I didn’t even ask what he was wanting, but after such a long bus ride, he most likely was searching for the bathroom. There are no bathrooms in Hell!

  My right hand instinctively pierced through the boy’s chest. Alive, the human body is heated, but dead, it was like sticking my hand into cold meat. The only warmth was the soul.

  The boy coughed and let out a painful cry, but I paid the shrieks no mind. Holding my prey in place with my left hand, I dug my right through his insides until I felt the warm, soft goodness I had sought after the past week.

  “Yes!” I let out a hungry hiss, and ripped out the cookie in a swift motion. The corpse of the now soulless dead teen fell back and began to fade into nothingness.

  The cookie was still steaming and fresh. I took a bite without hesitation, the sugary goodness almost melting in my mouth.

  I had a salivation problem that day.

  After I had downed the first cookie, I couldn’t stop myself. I know I had sworn to myself, to Sytri, that I wouldn’t overdo it, and that I wouldn’t be a pig.

  The humans that were strolling the streets, window shopping and talking amongst themselves never noticed the faces disappearing or the short lived screams of my meals.

  I ate another cookie, and then another, and then a few more. Every time I finished one, another would come along.

  I could hardly breathe after I’d wolfed down a few dozen cookies.

  I felt sick to my stomach, and didn’t want to even think about sweets anymore. The only thing I could do was sit on the bench by the bust stop and watch my fellow demons catch their own meals. My head was going in and out of dizzy spells. The buildings would lean towards me, as if about to tip over. The laughing and conversations from the shadows of humans and demons blended in my mind. I was seeing stars, tiny little specs that clouded my vision.

  The back of my eyes felt like they were being smashed with a sledgehammer.

  The final wave of nausea hit me when I witnessed Eligos, a demon I’d worked with before, licking the icing off a cupcake.

  I darted towards the woods in a desperate attempt to not humiliate myself in the middle of the street.

  Needless to say, I lost nearly a
ll of the soul’s I’d eaten. I even lost my cereal from that morning. Coming back up, the taste was disgusting enough to make me lose my appetite altogether. The privacy of the outdoors was a little comforting, at least.

  The forests of Hell are dark, as the canopy completely shades the floor from the cloudy sky. The woods are also quiet, most of the time. The only inhabitants are a few demons, who built cabins in secretive locations, and birds.

  I panted and leaned my back against the large oak tree. “Oh, God…”

  “Overdo it?”

  So much for privacy.

  I looked over to see none other than Genti, happily holding the handle to a red wagon. In it, a large, flat screen, LCD TV was packaged and unopened. She had her jacket tied around her waist, which meant the shop was closed; feeding time was over.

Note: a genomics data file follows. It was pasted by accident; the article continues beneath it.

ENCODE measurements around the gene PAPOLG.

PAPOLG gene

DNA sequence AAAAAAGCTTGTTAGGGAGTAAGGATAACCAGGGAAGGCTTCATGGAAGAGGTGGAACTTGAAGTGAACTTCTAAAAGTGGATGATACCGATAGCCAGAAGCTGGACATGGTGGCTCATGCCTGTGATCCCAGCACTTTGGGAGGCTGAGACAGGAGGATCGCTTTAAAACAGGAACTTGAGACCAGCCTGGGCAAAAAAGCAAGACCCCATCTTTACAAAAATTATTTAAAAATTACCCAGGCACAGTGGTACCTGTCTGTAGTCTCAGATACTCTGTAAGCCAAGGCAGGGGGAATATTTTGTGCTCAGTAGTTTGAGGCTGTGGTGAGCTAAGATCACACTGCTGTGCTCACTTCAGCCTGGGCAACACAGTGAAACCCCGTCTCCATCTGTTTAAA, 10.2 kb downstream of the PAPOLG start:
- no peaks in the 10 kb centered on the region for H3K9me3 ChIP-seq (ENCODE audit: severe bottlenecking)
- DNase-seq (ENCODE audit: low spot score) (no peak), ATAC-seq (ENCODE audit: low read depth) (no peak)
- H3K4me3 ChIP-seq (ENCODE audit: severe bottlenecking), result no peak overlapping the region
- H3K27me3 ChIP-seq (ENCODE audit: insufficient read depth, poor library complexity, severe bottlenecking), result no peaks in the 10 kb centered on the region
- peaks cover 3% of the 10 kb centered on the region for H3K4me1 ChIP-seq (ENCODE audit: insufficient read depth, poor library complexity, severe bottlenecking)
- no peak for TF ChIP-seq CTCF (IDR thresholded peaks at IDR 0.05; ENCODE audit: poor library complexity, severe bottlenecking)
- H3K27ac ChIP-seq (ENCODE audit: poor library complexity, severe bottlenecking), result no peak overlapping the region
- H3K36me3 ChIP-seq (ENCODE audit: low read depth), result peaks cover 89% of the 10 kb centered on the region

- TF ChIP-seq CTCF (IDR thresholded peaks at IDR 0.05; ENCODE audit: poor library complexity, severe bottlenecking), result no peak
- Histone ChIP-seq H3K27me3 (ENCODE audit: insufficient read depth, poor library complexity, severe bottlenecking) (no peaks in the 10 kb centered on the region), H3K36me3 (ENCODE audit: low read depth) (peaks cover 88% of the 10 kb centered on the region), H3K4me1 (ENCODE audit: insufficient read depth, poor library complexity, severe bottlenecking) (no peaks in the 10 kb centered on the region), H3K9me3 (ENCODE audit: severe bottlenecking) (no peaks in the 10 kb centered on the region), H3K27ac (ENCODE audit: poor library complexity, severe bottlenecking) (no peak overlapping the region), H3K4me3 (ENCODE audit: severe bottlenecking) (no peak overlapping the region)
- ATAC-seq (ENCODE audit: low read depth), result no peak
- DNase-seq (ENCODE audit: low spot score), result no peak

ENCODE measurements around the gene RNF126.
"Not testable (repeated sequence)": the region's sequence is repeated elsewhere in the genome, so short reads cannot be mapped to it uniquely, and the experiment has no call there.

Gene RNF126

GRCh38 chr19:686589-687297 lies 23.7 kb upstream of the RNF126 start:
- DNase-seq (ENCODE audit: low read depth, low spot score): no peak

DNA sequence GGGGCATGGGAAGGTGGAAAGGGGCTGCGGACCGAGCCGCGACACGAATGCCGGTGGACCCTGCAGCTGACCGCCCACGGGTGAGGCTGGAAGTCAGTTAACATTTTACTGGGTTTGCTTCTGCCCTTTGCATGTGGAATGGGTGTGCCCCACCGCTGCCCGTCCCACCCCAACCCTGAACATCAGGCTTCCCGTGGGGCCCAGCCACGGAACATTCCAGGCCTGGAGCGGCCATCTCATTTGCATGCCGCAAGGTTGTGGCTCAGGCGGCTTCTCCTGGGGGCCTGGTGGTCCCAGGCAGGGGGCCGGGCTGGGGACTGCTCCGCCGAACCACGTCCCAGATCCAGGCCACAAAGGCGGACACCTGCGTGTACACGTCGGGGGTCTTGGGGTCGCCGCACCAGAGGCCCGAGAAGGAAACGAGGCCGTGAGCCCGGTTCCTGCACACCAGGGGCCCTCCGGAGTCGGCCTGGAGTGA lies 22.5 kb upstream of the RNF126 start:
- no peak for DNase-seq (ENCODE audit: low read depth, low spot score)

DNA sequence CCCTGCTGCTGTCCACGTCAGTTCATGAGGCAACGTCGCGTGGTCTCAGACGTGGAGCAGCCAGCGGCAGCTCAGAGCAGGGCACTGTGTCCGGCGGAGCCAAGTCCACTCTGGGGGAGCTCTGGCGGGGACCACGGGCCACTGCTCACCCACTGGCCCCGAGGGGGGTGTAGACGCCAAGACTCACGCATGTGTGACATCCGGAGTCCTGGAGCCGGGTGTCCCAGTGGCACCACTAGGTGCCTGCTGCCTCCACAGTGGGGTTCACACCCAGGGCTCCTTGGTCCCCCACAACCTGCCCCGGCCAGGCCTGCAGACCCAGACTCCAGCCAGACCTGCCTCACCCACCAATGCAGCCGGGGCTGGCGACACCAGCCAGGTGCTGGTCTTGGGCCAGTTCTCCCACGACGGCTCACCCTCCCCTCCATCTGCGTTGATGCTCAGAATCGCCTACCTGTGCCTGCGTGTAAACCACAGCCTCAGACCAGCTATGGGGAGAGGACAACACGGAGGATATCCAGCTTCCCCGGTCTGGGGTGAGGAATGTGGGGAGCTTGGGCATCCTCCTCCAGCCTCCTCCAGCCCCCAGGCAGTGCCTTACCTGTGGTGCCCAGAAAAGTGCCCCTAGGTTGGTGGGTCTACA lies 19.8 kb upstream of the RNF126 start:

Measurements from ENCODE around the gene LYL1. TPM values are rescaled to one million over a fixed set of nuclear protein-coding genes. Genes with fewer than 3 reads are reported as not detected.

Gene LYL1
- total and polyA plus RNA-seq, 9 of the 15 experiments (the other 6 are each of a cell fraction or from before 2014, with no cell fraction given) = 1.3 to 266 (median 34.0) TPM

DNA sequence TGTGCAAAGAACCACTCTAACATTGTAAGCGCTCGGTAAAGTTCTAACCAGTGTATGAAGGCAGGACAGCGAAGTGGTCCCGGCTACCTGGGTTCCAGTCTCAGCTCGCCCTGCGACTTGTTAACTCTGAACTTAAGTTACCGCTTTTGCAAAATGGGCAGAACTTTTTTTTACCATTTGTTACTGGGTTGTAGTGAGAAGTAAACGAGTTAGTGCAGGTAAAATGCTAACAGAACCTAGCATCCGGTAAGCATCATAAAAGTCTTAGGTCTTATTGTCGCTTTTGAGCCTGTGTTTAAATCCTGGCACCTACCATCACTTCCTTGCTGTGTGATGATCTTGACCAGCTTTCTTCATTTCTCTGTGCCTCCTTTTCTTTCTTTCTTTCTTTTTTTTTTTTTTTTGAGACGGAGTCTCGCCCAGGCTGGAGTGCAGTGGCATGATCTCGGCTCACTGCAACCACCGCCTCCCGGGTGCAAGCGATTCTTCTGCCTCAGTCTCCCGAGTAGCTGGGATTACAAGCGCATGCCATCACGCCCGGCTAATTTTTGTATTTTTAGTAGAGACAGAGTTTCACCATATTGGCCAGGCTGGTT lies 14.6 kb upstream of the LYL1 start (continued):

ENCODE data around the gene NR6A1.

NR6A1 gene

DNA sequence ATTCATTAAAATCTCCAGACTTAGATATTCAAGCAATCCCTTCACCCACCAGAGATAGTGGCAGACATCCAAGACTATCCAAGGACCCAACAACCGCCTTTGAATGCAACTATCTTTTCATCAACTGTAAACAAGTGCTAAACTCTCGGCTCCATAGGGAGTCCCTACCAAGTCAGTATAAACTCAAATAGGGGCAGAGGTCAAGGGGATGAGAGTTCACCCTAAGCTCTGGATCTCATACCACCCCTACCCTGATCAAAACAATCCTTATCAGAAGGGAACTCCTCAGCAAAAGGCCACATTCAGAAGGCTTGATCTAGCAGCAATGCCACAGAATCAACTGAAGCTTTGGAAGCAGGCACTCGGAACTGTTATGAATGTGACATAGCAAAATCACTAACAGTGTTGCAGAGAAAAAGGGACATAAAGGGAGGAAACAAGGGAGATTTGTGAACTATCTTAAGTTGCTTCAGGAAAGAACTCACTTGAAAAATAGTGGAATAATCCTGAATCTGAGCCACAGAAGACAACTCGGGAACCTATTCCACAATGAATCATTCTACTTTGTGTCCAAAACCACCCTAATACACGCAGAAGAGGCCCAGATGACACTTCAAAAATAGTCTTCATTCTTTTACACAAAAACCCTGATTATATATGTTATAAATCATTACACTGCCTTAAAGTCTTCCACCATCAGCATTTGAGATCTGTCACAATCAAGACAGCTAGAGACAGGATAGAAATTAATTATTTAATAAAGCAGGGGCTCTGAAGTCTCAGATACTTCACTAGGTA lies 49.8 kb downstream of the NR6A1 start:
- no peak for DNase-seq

She looked at me and laughed, her free hand over her mouth. “I knew you would!”

  “Shuddup, no I didn’t!” I stood up, crossing my arms.

  She raised an eyebrow. “Oh, really?”

  “Yeah, really!” My stomach growled, despite how I didn’t want to eat anything else.

  “Hey, um…there isn’t anything left in town, is there?” I asked quietly.

  “Nope, all eaten. Shouldn’t have made yourself sick.” She put her hand to her forehead, thinking. “Well, there is one more.”

  I grinned and stepped closer to her. “Really?! Where is it?”

  “Here.” She pointed downwards to a human child, hiding behind the large television box. “He followed me. You take him.”

  With that, she continued into the woods towards her cottage. The boy, who looked about ten years old, looked up at me with large golden eyes.

  He had neatly combed black hair that grazed his neck, with bangs that covered his forehead.

  On his back, he wore a blue striped backpack. A stuffed platypus that was missing a beady eye was crammed halfway into the bag.

  But the first thing I noticed was his soul. Oh, it looked delicious!

  The soul, lingering within his chest, was a cookie filled with chocolate chips, peanut butter cups, and cream filling. It was topped with sprinkles the shape of hearts. It was the most delicious looking soul I’d seen in months!

  “Hi there,” I said, kneeling down to get a better look at the boy. He was a rarity, but I didn’t want to devour that face. Something about him mesmerized me. His soft expression had to be the reason why he wasn’t devoured hours prior.

  The boy just stared at me.

  “What’s your name?” I asked him, sinking back down against the same oak tree with a sigh.

  “I’m Cal,” came a quiet voice. He sat down across from me, peering at me with large golden eyes.

  I nodded in acknowledgement, then watched as Cal picked up a twig and began impaling a bone skipper against the tree. For a human to kill a bone skipper, the very insect that feeds on the marrow of corpses, was funny to me.

  I laughed a little, earning a confused look from Cal.

  “You shouldn’t kill those.” I watched as the insect’s flailing movements slowly ceased. “They eat out the bones from anything that just died. If they die, what will eat them?” I smiled at Cal and ruffled his hair. “So, why are you here? Kids don’t come here that often.”

  He shrugged.

  The little liar knew perfectly the reason he was damned. It wasn’t like I couldn’t find out from other sources.

  I thought for a long moment about what to do in this situation. I didn’t want to eat his soul, but I couldn’t just babysit him.

  I forced myself to stand up, dusting off the back of my coat. “Alright, Cal, let’s go.”

  “Where?”

  “To see a friend of mine. He’ll know what to do.”